Medical debt keeps worsening for Americans around the country.
A new report from the Consumer Financial Protection Bureau (CFPB) found that U.S. consumers hold $88 billion in medical debt as of June 2021. Medical debt also accounts for 58% of all third-party collection tradelines (i.e., the credit accounts listed on a credit report).
Most medical debts are under $500, though the report did note that many of the individuals with this type of debt have multiple collection accounts. This can affect how Americans receive health care as well as other aspects of financial well-being, like access to credit.
“When it comes to medical bills, Americans are often caught in a doom loop between their medical provider and insurance company,” CFPB Director Rohit Chopra said in a statement. “Our credit reporting system is too often used as a tool to coerce and extort patients into paying medical bills they may not even owe.”
'They want to avoid the costs'
Part of the problem is that health care costs have largely increased over the past decade.
A report from the Commonwealth Fund found that health insurance premiums and deductibles for Americans with employer-sponsored coverage accounted for 11.6% of the median income in 2020, a 9.1% increase from 2010.
These high costs often leave consumers forced to make a difficult choice — seek the care they need and risk falling into debt or defer care in order to save money.
“What we’ve found that it does for people with lower and moderate incomes is that it’s a disincentive for people to get care,” Sara Collins, vice president for health care coverage and access at The Commonwealth Fund, previously told Yahoo Finance. “People with higher deductibles are less likely to get health care when they need it because they want to avoid the costs associated with it. We also know that when people do get health care when they have high deductibles, they’re more likely to report they carry medical debt or are having difficulty paying their medical bills.”
The CFPB report found that Black and Hispanic individuals are more likely to have medical debt, along with young adults and low-income individuals. This is partly due to the fact that uninsured individuals or those receiving out-of-network care are faced with higher charges since there is no insurance company to shoulder some of the cost.
Medical debt is also more prevalent in the southern half of the United States, particularly in states that haven’t adopted the Medicaid expansion offered by the Affordable Care Act (ACA). Those in debt who live in non-expansion states have on average $375 more in debt than those in states that did expand Medicaid and are more likely to report difficulty in paying off the balance.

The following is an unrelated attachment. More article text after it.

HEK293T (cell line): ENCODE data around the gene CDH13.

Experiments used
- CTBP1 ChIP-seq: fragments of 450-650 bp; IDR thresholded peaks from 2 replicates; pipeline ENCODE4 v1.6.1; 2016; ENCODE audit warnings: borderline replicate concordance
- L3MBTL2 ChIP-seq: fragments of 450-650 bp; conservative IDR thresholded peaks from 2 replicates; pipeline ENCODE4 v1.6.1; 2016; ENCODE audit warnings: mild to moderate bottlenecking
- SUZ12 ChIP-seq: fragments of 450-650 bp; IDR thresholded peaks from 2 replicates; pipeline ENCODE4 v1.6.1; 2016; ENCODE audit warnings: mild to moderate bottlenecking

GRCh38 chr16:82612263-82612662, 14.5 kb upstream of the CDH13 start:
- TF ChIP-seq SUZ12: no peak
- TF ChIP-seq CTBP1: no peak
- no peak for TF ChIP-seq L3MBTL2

'A uniquely American injustice'
According to Eva Stahl, director of public policy at RIP Medical Debt, the report comes “at an important moment” for the U.S.
“We view medical debt as a uniquely American injustice that prevents millions from achieving financial stability and subjects them to emotional anguish,” Stahl told Yahoo Finance. “While the report does not fully explore the inadequacies of the health insurance coverage system, it spotlights the deep inequities of medical debt and the long-term barriers to health and economic security that medical debt creates.”
These issues can also trickle into other parts of the economy. A survey by HealthCare.com found that approximately 25% of millennials and Gen Zers skipped their rent or mortgage payments because of medical debt.
Consequently, medical debt has also had a negative impact on people’s credit scores.
In 2020, according to the CFPB report, 17.8% of credit records had at least one medical debt in collections. Additionally, data from July 2021 showed that nearly 18% of Americans held medical debt that had been sent to collection agencies.
“The effects of medical debt on a credit report cause intense harm,” Stahl said. “Our beneficiaries commonly ask for resources on credit repair and/or confirmation that RIP’s abolishment will help them improve their credit scores so they can purchase a home, get a job or buy a car … While we can provide relief and help in the moment, it is not a long-term solution to a broken and inequitable health care financing system.”
Adriana Belmonte is a reporter and editor covering politics and health care policy for Yahoo Finance. You can follow her on Twitter @adrianambells and reach her at email@example.com.